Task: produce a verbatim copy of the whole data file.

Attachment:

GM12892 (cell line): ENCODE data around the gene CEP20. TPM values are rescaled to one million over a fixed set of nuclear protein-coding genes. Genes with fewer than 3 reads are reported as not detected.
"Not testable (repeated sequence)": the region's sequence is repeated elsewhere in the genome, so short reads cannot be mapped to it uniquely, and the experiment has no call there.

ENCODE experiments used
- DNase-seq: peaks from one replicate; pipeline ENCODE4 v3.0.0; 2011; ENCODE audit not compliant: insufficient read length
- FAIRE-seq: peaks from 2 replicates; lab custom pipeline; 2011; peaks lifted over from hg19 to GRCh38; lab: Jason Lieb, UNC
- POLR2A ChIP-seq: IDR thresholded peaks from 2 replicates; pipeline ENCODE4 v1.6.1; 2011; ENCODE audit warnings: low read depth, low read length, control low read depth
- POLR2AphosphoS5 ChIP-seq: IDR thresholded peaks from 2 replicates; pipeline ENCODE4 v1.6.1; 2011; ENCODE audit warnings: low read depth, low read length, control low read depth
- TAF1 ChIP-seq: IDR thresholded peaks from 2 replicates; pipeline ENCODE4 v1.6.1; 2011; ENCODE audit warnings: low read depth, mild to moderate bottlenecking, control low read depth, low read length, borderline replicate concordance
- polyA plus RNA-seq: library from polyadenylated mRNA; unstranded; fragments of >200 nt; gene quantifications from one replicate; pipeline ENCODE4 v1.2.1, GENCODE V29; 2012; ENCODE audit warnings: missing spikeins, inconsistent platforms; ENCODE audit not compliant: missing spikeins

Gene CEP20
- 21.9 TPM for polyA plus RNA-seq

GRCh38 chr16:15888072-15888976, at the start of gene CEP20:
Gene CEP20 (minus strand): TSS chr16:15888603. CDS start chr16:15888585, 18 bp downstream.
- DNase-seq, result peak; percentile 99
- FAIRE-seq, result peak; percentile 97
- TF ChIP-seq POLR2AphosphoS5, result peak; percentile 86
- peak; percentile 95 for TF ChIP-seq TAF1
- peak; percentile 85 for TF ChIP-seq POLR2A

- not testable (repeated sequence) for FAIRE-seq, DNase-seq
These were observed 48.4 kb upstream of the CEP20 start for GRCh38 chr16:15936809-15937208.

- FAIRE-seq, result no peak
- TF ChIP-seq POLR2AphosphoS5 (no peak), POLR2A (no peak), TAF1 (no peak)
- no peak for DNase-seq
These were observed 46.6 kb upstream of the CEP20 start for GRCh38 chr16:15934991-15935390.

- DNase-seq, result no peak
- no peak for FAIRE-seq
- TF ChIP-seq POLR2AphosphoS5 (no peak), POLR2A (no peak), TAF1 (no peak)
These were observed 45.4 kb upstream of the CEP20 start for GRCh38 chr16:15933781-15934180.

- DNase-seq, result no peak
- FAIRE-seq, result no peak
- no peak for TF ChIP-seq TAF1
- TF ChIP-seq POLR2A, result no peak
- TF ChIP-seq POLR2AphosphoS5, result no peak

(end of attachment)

GM12892 (cell line): ENCODE data around the gene CEP20. TPM values are rescaled to one million over a fixed set of nuclear protein-coding genes. Genes with fewer than 3 reads are reported as not detected.
"Not testable (repeated sequence)": the region's sequence is repeated elsewhere in the genome, so short reads cannot be mapped to it uniquely, and the experiment has no call there.

ENCODE experiments used
- DNase-seq: peaks from one replicate; pipeline ENCODE4 v3.0.0; 2011; ENCODE audit not compliant: insufficient read length
- FAIRE-seq: peaks from 2 replicates; lab custom pipeline; 2011; peaks lifted over from hg19 to GRCh38; lab: Jason Lieb, UNC
- POLR2A ChIP-seq: IDR thresholded peaks from 2 replicates; pipeline ENCODE4 v1.6.1; 2011; ENCODE audit warnings: low read depth, low read length, control low read depth
- POLR2AphosphoS5 ChIP-seq: IDR thresholded peaks from 2 replicates; pipeline ENCODE4 v1.6.1; 2011; ENCODE audit warnings: low read depth, low read length, control low read depth
- TAF1 ChIP-seq: IDR thresholded peaks from 2 replicates; pipeline ENCODE4 v1.6.1; 2011; ENCODE audit warnings: low read depth, mild to moderate bottlenecking, control low read depth, low read length, borderline replicate concordance
- polyA plus RNA-seq: library from polyadenylated mRNA; unstranded; fragments of >200 nt; gene quantifications from one replicate; pipeline ENCODE4 v1.2.1, GENCODE V29; 2012; ENCODE audit warnings: missing spikeins, inconsistent platforms; ENCODE audit not compliant: missing spikeins

Gene CEP20
- 21.9 TPM for polyA plus RNA-seq

GRCh38 chr16:15888072-15888976, at the start of gene CEP20:
Gene CEP20 (minus strand): TSS chr16:15888603. CDS start chr16:15888585, 18 bp downstream.
- DNase-seq, result peak; percentile 99
- FAIRE-seq, result peak; percentile 97
- TF ChIP-seq POLR2AphosphoS5, result peak; percentile 86
- peak; percentile 95 for TF ChIP-seq TAF1
- peak; percentile 85 for TF ChIP-seq POLR2A

- not testable (repeated sequence) for FAIRE-seq, DNase-seq
These were observed 48.4 kb upstream of the CEP20 start for GRCh38 chr16:15936809-15937208.

- FAIRE-seq, result no peak
- TF ChIP-seq POLR2AphosphoS5 (no peak), POLR2A (no peak), TAF1 (no peak)
- no peak for DNase-seq
These were observed 46.6 kb upstream of the CEP20 start for GRCh38 chr16:15934991-15935390.

- DNase-seq, result no peak
- no peak for FAIRE-seq
- TF ChIP-seq POLR2AphosphoS5 (no peak), POLR2A (no peak), TAF1 (no peak)
These were observed 45.4 kb upstream of the CEP20 start for GRCh38 chr16:15933781-15934180.

- DNase-seq, result no peak
- FAIRE-seq, result no peak
- no peak for TF ChIP-seq TAF1
- TF ChIP-seq POLR2A, result no peak
- TF ChIP-seq POLR2AphosphoS5, result no peak